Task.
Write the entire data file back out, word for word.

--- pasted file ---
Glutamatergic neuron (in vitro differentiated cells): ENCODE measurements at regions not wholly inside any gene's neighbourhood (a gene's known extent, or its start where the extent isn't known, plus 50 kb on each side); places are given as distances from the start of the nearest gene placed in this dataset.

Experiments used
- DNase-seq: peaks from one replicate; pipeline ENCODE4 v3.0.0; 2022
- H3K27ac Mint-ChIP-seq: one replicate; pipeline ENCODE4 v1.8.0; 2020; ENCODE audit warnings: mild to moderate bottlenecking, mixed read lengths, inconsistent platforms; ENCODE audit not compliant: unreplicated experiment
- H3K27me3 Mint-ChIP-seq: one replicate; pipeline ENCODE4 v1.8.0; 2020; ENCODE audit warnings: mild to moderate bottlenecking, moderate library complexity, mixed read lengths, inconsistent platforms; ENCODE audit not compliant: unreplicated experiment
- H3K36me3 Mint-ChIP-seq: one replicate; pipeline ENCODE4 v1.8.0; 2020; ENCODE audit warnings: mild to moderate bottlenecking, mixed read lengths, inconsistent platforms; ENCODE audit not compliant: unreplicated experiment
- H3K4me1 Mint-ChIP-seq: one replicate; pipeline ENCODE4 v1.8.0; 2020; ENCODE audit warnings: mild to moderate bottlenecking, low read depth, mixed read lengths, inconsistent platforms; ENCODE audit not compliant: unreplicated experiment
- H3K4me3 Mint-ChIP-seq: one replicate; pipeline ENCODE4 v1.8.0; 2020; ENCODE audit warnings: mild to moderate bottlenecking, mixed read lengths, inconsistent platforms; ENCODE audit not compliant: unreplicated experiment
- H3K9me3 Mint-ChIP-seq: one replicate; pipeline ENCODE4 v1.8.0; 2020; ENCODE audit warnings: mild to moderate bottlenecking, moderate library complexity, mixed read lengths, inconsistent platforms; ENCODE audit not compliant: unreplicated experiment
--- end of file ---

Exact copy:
Glutamatergic neuron (in vitro differentiated cells): ENCODE measurements at regions not wholly inside any gene's neighbourhood (a gene's known extent, or its start where the extent isn't known, plus 50 kb on each side); places are given as distances from the start of the nearest gene placed in this dataset.

Experiments used
- DNase-seq: peaks from one replicate; pipeline ENCODE4 v3.0.0; 2022
- H3K27ac Mint-ChIP-seq: one replicate; pipeline ENCODE4 v1.8.0; 2020; ENCODE audit warnings: mild to moderate bottlenecking, mixed read lengths, inconsistent platforms; ENCODE audit not compliant: unreplicated experiment
- H3K27me3 Mint-ChIP-seq: one replicate; pipeline ENCODE4 v1.8.0; 2020; ENCODE audit warnings: mild to moderate bottlenecking, moderate library complexity, mixed read lengths, inconsistent platforms; ENCODE audit not compliant: unreplicated experiment
- H3K36me3 Mint-ChIP-seq: one replicate; pipeline ENCODE4 v1.8.0; 2020; ENCODE audit warnings: mild to moderate bottlenecking, mixed read lengths, inconsistent platforms; ENCODE audit not compliant: unreplicated experiment
- H3K4me1 Mint-ChIP-seq: one replicate; pipeline ENCODE4 v1.8.0; 2020; ENCODE audit warnings: mild to moderate bottlenecking, low read depth, mixed read lengths, inconsistent platforms; ENCODE audit not compliant: unreplicated experiment
- H3K4me3 Mint-ChIP-seq: one replicate; pipeline ENCODE4 v1.8.0; 2020; ENCODE audit warnings: mild to moderate bottlenecking, mixed read lengths, inconsistent platforms; ENCODE audit not compliant: unreplicated experiment
- H3K9me3 Mint-ChIP-seq: one replicate; pipeline ENCODE4 v1.8.0; 2020; ENCODE audit warnings: mild to moderate bottlenecking, moderate library complexity, mixed read lengths, inconsistent platforms; ENCODE audit not compliant: unreplicated experiment